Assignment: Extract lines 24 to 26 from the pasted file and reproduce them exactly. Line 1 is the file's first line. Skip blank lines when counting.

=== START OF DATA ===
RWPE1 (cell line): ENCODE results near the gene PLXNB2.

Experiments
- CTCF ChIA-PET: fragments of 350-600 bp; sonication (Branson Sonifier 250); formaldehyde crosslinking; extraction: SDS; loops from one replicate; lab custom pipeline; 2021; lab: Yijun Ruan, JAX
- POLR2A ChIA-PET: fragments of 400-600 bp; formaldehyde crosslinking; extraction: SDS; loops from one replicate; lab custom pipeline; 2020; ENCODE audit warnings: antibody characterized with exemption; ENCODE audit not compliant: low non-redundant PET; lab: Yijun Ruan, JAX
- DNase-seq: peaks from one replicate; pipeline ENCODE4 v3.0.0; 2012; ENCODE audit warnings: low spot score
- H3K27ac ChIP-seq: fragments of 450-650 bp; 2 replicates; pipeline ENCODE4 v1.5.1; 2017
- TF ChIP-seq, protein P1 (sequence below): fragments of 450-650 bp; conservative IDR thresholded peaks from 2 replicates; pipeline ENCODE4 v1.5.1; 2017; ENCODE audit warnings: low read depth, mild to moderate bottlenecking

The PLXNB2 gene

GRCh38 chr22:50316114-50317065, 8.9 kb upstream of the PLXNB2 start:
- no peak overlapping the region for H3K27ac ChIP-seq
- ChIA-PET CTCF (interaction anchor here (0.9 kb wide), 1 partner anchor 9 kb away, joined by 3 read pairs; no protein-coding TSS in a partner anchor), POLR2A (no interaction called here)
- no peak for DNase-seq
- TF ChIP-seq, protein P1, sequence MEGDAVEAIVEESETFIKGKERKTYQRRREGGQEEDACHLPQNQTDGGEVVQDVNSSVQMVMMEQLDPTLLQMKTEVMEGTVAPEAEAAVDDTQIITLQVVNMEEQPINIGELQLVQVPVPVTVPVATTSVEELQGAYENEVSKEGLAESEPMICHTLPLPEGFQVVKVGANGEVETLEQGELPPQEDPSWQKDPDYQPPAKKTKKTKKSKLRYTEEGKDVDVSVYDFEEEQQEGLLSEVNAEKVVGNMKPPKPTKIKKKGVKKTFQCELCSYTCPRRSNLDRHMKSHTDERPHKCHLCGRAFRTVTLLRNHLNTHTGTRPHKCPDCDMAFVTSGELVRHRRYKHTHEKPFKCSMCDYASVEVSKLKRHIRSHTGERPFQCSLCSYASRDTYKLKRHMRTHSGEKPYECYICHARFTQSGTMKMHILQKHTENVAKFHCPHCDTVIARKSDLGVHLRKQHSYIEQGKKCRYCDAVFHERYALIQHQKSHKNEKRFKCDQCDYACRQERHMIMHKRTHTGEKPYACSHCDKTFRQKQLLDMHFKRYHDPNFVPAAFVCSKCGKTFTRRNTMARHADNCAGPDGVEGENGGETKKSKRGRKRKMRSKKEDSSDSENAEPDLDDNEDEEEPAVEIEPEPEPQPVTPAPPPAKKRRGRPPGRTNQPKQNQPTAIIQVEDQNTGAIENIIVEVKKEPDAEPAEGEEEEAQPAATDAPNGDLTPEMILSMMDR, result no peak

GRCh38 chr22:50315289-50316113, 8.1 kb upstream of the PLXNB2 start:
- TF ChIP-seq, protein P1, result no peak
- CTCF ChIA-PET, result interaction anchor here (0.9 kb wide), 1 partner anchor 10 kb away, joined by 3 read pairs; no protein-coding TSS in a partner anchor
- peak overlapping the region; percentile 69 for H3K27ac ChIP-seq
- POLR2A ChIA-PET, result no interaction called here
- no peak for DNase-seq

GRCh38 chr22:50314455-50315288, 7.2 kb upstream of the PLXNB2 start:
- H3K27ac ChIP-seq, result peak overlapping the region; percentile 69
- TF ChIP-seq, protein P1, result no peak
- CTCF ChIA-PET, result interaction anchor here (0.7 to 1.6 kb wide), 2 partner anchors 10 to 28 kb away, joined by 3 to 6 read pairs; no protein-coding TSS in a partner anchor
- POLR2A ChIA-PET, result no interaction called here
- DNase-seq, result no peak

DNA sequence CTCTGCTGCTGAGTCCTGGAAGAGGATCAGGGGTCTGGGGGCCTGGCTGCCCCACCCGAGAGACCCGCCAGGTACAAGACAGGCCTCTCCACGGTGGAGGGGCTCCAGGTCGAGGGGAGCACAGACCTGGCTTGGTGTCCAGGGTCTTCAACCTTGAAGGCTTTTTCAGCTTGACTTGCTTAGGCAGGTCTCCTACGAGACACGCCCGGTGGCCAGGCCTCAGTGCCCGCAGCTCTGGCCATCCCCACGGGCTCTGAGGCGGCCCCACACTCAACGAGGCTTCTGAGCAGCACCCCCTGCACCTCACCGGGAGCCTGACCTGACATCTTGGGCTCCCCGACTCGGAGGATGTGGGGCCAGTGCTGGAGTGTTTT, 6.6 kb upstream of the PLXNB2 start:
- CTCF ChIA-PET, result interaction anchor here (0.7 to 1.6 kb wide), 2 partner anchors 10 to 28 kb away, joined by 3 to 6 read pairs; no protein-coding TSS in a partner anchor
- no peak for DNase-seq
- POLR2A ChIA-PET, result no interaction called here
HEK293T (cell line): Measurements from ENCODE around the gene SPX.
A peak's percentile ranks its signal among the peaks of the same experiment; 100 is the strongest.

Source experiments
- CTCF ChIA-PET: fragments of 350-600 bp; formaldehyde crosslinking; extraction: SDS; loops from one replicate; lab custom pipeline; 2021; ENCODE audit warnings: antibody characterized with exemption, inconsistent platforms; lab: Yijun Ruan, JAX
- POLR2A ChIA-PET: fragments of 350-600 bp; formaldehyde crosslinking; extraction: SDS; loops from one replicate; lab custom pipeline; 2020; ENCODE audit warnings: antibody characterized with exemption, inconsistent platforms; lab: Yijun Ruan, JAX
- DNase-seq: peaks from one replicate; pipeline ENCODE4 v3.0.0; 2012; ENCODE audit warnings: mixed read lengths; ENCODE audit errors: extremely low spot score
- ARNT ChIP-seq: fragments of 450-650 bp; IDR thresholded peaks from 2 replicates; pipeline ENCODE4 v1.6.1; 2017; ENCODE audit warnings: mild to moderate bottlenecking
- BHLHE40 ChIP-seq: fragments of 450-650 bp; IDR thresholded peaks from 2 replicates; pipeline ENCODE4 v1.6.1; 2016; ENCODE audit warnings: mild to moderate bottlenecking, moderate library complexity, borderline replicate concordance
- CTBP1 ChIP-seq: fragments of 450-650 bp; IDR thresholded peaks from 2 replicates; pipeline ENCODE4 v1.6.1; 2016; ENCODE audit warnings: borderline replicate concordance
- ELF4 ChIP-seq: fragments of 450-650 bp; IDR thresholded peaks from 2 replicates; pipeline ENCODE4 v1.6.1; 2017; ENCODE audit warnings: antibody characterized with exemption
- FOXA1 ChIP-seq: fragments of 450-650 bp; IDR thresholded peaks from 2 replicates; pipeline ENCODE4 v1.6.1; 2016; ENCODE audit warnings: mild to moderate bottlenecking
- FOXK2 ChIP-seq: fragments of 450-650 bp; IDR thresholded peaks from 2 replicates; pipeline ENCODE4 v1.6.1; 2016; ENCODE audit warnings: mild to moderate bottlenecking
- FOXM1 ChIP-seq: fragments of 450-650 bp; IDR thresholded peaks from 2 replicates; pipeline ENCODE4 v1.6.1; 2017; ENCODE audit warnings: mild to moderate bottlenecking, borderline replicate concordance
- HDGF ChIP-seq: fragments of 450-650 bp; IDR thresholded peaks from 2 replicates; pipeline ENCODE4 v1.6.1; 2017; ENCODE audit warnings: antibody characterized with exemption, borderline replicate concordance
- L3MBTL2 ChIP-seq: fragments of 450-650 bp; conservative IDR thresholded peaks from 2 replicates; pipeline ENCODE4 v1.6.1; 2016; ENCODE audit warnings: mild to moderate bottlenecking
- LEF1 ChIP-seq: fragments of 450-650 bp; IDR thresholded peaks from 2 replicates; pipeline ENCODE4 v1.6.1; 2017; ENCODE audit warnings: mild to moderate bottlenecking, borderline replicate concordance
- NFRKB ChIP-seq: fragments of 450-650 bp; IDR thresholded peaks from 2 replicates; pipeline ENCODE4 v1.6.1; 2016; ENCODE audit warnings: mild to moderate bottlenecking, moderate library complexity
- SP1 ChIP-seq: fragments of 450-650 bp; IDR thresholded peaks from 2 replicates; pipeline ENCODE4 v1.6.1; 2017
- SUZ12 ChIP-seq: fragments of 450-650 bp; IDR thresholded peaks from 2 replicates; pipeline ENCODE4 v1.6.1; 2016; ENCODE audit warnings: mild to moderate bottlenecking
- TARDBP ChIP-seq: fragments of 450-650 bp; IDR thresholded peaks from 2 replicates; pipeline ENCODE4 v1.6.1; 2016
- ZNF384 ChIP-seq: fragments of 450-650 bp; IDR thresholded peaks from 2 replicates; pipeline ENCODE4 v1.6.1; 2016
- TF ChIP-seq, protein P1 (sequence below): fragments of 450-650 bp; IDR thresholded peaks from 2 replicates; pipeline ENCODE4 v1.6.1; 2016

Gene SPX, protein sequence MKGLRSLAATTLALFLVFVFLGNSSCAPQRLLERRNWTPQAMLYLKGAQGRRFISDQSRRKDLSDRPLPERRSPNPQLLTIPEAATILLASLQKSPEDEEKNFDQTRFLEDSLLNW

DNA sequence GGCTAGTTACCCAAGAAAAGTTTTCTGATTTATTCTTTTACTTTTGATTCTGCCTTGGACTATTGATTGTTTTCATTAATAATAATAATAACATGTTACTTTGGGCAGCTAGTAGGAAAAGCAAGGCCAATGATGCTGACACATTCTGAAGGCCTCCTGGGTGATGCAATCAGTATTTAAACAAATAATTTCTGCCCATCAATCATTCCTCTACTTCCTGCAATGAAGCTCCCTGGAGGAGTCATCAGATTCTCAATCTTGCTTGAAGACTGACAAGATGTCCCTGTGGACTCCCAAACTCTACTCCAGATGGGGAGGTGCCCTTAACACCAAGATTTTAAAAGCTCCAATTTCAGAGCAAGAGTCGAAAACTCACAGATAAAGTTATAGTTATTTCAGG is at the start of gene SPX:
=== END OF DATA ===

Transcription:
- POLR2A ChIA-PET, result no interaction called here
- DNase-seq, result no peak

DNA sequence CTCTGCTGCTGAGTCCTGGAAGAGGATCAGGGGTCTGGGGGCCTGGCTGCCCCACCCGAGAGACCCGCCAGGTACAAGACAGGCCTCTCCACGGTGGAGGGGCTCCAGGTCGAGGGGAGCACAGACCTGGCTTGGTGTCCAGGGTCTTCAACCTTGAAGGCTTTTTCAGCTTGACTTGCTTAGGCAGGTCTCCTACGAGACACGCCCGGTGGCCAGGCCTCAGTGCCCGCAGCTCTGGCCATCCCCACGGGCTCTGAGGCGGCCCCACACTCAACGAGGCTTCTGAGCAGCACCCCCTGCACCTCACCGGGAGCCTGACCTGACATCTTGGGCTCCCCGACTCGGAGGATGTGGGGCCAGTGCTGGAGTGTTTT, 6.6 kb upstream of the PLXNB2 start: